Before Jeff Nascar was still, for better or worse, largely a regional series. While they did travel to markets out of the south, it was much more limited than today, with sponsors mostly being automotive, and vice products. Jeff was one of the first drivers who didn’t fit that good ole boy mold who was very good (yes there were others from other states, but they were always mostly rural areas). This allowed other corporations to look at Nascar and it’s possible appeal outside the south. He looks, and age, also brought in more female fans at the time, which allowed corporate America to put more dollars into the game.
At this point Nascar began expanding into more of a national sport, rivaling most other sports besides football in region and corporate sponsorship. While it wasn’t his ideas, he was certainly one of the catalysts.
Ryan Leaf was a stud in college. In the pros – NO! I guess the Colts did okay with whoever their first pick was that year. Talk about taking different paths!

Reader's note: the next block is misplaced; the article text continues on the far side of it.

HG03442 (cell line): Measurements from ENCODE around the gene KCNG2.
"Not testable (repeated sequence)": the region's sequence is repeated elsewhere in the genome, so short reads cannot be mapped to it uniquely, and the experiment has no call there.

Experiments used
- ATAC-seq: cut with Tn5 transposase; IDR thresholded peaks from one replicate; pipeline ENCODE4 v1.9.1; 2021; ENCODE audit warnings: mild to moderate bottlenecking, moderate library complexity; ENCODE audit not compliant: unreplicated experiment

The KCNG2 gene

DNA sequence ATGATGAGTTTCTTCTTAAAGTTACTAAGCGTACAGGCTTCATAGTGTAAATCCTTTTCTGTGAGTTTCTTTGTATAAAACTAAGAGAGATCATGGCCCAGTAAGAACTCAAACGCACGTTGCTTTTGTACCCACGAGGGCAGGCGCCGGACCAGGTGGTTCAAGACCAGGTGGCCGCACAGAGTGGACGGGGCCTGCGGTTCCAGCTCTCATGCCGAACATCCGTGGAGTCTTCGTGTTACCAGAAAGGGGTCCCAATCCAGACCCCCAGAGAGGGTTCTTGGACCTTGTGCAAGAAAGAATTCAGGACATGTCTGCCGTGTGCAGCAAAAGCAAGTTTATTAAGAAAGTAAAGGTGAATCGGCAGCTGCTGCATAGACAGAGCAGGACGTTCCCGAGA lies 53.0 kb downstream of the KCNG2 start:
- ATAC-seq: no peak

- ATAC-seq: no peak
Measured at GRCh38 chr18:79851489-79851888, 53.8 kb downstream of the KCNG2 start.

Like anything; strategy in Motorsports is more complicated than it looks.
There are many underlying factors that can dictate strategy, such as tire wear, current track position, fuel miliage, the difficulty of passing on that particular track, and of course caution flag periods.
Before the race most teams will do a statistical analysis to determine the expected amount of race slowing cautions, as well as their timing. You combine this knowledge with your data from previous races you can formulate a basic strategy.
The goal, is to be in first place at the end of the race (most of the time, sometimes in a championship run you are playing safer).
For example let’s approach a race at a track like Michigan. This track is very wide, and tire wear is minimal. Knowing these facts, and doing an analysis on previous races there, we can see there are very few cautions at this track. This places fuel milage as a particularly important matter, as with fewer cautions, be able to go a lap further on fuel can mean the difference between winning the race or running out of fuel and finishng deep in the pack.